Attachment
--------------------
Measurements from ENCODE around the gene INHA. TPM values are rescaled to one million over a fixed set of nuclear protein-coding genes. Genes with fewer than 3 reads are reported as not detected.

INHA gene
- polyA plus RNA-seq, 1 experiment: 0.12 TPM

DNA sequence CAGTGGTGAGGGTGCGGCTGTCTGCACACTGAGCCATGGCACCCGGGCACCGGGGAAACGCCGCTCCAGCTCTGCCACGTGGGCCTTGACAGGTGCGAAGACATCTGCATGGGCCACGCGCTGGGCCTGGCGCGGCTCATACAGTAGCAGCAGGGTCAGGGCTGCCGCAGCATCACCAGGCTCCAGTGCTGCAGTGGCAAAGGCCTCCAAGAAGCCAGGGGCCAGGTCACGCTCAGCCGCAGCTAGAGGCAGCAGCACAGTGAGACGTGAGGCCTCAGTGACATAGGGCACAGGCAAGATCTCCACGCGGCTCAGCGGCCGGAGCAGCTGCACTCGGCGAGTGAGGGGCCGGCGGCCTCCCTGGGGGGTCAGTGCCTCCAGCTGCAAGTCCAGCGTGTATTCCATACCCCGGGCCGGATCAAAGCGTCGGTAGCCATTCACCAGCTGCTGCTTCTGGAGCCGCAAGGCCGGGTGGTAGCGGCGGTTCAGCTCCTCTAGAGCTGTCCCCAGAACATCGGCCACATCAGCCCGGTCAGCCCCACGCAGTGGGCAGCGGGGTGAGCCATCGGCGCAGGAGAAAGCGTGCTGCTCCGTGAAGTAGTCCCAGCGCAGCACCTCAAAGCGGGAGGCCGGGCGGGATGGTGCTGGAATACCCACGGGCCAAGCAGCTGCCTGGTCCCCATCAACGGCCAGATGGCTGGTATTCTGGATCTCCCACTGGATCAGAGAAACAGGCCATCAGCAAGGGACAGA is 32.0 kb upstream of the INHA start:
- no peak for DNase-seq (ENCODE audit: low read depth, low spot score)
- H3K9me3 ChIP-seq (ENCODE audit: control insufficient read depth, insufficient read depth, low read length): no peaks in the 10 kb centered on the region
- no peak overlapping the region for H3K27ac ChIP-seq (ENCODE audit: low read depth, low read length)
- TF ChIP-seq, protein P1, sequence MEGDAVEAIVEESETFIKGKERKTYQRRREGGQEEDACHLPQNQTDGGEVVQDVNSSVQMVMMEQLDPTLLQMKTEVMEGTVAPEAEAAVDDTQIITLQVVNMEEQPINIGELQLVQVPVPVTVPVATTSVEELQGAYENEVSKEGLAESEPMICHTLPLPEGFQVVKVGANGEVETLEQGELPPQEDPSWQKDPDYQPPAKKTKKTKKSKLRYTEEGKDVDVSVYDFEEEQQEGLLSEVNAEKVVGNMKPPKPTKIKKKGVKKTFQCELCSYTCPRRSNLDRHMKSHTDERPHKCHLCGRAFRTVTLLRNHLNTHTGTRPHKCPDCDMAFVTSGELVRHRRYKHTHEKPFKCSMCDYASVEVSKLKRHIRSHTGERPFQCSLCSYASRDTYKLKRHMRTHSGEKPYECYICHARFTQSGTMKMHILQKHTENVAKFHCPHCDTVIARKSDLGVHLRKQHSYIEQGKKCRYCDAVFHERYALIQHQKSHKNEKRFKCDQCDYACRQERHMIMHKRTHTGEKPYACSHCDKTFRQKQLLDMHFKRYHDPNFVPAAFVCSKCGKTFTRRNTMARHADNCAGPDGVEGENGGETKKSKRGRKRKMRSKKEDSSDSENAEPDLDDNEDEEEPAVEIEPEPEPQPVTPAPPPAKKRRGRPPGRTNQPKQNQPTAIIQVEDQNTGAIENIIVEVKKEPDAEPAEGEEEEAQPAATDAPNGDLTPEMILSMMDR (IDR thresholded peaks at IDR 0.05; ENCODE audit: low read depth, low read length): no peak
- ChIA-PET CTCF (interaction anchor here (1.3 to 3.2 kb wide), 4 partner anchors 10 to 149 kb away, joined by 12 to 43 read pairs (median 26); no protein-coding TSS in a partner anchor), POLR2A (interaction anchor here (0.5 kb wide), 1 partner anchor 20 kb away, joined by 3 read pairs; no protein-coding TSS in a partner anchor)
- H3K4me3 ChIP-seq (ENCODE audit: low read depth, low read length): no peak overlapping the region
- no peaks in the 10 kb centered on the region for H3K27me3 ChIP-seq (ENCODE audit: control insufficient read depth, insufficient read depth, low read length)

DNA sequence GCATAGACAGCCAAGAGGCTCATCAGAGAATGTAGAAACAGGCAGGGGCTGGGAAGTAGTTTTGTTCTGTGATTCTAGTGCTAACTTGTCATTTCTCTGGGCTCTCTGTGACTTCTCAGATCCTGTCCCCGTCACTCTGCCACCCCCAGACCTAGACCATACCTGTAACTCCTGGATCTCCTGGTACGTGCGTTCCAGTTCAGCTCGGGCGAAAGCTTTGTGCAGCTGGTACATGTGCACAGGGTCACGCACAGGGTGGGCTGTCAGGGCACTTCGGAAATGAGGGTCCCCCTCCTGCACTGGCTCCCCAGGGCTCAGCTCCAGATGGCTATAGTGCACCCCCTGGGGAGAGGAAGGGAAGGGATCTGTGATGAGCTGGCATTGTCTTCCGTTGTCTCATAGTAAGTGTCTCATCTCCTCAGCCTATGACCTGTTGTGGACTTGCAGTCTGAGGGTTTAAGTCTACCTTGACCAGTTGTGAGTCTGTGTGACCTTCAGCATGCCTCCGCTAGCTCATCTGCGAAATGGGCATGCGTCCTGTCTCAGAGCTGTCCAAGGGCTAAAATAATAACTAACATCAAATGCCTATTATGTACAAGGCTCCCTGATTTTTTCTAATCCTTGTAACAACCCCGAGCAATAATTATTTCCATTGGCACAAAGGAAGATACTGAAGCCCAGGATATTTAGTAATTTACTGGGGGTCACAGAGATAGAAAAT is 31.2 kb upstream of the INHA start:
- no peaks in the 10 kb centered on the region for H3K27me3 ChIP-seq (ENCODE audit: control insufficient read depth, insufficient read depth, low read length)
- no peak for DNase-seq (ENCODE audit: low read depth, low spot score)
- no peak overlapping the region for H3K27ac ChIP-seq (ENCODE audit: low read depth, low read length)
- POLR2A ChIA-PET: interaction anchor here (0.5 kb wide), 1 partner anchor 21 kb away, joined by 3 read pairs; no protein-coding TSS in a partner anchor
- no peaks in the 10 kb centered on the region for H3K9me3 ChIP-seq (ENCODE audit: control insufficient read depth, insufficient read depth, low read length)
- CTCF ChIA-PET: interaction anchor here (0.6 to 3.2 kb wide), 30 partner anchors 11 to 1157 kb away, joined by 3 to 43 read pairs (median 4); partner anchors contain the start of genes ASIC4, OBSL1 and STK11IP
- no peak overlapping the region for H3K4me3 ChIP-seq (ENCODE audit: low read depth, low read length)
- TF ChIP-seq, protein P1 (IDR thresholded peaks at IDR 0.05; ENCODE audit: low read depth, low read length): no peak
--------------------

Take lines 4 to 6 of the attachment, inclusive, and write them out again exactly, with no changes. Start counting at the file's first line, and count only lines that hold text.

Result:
DNA sequence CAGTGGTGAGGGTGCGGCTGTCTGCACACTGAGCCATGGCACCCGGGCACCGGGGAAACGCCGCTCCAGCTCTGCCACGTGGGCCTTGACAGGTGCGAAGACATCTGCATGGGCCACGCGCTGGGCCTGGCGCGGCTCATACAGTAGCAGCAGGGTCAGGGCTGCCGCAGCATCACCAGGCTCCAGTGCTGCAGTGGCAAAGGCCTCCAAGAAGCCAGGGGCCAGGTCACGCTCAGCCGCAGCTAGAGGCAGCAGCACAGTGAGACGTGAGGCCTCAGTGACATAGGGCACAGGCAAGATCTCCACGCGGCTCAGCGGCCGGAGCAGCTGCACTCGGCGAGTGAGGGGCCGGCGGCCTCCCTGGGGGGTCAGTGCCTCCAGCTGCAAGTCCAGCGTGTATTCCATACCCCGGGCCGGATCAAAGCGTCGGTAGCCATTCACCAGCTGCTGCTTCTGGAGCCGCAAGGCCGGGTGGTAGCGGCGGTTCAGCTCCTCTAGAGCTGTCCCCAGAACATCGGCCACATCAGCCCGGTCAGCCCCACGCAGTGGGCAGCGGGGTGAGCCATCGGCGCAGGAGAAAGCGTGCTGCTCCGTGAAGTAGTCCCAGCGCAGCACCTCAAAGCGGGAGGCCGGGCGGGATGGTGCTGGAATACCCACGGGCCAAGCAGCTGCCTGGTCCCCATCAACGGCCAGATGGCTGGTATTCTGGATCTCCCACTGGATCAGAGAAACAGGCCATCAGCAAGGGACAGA is 32.0 kb upstream of the INHA start:
- no peak for DNase-seq (ENCODE audit: low read depth, low spot score)
- H3K9me3 ChIP-seq (ENCODE audit: control insufficient read depth, insufficient read depth, low read length): no peaks in the 10 kb centered on the region